Last night we had an evening celebrating the EU, our 47 years as members, and the day we will eventually return to it. Just seven of us, but as I learned during the week, we weren’t the only ones doing this. European flags went up in windows, groups of friends made shopping lists of favourite foods from across Europe and met for a convivial hopeful evening, just as we did.
The very wonderful Led by Donkeys sent this message, displaying it on the white cliffs of Dover.
I set off on a damp morning to the V&A. My friend Patou and I had arranged to meet there to visit the Mary Quant exhibition, of which we have heard good things. Mary Quant came to prominence in the early 60s as a designer and entrepreneur, and name and her face were familiar to me throughout my childhood when the mini skirt was de rigueur.
Sassoon and Quant
However, fate intervened, and when I reached South Kensington, it was to find a message on my ‘phone to say Patou could not join me. It might have been more fun going round the exhibition with her, but I had a wonderful time on my own all the same.
Although Quant’s fashions would have been splashed across magazines, those magazines would generally have been of the glossier kind that rarely came my mother’s way. So it was with something of a shock that I realised how much Quant had influenced the clothing I wore or saw older cousins and neighbours wearing as I was growing up. Apart from mini skirts, there were shift dresses, pinafore dresses, boxy suits, and pin striped materials previously the province of men’s suits.
When I was at the Vice Versa exhibition in the Ulster Museum last summer, fortunate enough to have a tour with the exhibition’s curator, Charlotte McReynolds, it was clear fashion is very much part of social history. So it proved again at the V&A. At McReynolds 2018 exhibition Fashion & Feminism she included a quote by Quant: “Clothes always say it first, you know, then comes the effect.” That desire to get away from restrictive clothing, to be comfortable, to be gleeful, was all part of the emerging sixties youth culture. Quant does not claim to have invented the mini skirt, she says it was a street fashion, invented by the girls on the Kings’ road where she had her shop Bazaar. Continue reading
As Plato put it: Music is a moral law. It gives a soul to the universe, wings to the mind, flight to the imagination, a charm to sadness, and life to everything. It is the essence of order, and leads to all that is good, just and beautiful, of which it is the invisible, but nevertheless dazzling, passionate, and eternal form.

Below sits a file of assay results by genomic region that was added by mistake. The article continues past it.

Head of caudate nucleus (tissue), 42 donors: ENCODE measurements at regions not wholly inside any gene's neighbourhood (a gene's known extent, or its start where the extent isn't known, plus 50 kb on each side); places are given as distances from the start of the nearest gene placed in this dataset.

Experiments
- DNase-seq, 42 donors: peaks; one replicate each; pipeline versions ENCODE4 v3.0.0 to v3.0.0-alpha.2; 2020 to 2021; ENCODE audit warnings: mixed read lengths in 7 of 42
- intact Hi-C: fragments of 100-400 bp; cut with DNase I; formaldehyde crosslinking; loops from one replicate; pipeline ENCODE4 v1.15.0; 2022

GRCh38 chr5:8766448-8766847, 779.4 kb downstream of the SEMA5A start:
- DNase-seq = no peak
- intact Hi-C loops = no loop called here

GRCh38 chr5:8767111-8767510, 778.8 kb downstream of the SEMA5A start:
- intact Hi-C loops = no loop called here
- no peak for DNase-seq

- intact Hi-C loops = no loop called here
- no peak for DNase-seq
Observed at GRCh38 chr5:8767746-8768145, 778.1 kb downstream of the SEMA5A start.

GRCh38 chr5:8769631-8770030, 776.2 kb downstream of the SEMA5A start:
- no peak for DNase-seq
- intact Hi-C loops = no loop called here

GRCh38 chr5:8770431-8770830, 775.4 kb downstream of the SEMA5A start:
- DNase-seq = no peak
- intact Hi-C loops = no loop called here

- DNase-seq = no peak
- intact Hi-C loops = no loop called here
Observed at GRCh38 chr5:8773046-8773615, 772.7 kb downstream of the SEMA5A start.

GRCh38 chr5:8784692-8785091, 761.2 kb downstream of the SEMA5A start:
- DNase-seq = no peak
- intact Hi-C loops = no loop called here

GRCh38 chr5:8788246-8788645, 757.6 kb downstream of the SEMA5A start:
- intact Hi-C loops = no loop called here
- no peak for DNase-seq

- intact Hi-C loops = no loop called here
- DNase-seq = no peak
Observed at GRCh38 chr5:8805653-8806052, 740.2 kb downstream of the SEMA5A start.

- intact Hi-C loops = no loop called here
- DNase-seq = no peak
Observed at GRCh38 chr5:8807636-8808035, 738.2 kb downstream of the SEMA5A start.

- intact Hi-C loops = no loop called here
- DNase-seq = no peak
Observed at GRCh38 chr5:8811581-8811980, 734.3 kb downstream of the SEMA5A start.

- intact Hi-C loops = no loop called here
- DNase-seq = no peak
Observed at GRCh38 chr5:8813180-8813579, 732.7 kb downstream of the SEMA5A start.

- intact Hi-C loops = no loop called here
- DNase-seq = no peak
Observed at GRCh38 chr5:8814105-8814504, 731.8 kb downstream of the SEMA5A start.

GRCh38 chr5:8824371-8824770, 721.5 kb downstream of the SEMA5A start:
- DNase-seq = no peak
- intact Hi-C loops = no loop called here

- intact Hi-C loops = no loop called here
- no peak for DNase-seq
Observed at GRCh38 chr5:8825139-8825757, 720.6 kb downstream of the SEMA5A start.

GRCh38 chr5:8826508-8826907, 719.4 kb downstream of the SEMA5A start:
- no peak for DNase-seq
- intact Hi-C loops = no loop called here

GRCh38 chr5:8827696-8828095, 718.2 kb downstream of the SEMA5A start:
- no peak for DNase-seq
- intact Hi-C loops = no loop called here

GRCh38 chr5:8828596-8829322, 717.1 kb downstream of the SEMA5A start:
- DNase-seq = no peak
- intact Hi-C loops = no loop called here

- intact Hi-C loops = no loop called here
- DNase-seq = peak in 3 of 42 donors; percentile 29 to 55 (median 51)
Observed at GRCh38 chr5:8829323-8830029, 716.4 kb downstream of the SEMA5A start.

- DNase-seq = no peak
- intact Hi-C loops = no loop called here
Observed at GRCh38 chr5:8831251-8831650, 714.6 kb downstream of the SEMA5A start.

Whatever the outcome of today’s general election, the lyrics of this fugue will still be true. Unfortunately.
http://www.youtube.com/watch?v=X_G-FBSf1UI Continue reading
I probably brought it upon myself by saying to Octavia that since I switched from being vegetarian to vegan I seem to shake of colds very quickly. The next evening, Monday, I was just taking my seat in the National Theatre for a performance of Brian Friel’s Translations (excellent btw) when I sneezed a couple of times. By the time I reached home I had a sore throat and a runny nose. The following day I didn’t feel great, but I confidently expected to be well by Wednesday, so it was a bit of shock when I woke to find my legs were like jelly.
That was a week ago. Since then I have got through eight boxes of paper hankies, quantities of paracetamol and half a bottle of Benylin, several boxes of throat sweets.
Only a few days to go before the general election and Boris Johnson has yet to take the opportunity to say anything truthful. He has also refused to be interviewed by Andrew Neil, presumably because he knows he would come out of it badly, though he might choose, as he did in the Leaders’ Debate, to make jokes when asked about the importance of truth. For most of us being caught telling lies in our professional lives would spell the end of our careers. Not so Johnson, his is a career built on lies. Lies are the key to his success. We all know he lies, he knows we know he lies, so if elected and it turns out – surprise! – he has again lied about the NHS, getting Brexit ‘done’, about the glorious and golden opportunities that will unfold once we have left the supportive embrace of the EU, well we knew in advance he wasn’t telling the truth, so how can we feel betrayed?
My little mum was born a hundred years ago today in Larne Co Antrim. None of her siblings was born there, but my grandfather, not the most pleasant or successful person in our family’s history, had lost his farm and was working as a carter, probably in the docks. Mother didn’t like the fact she was born in Larne. It doesn’t have a great reputation. It does have the most hideous roundabout ornament I have ever seen, though it’s fairly new, and Mother never saw it.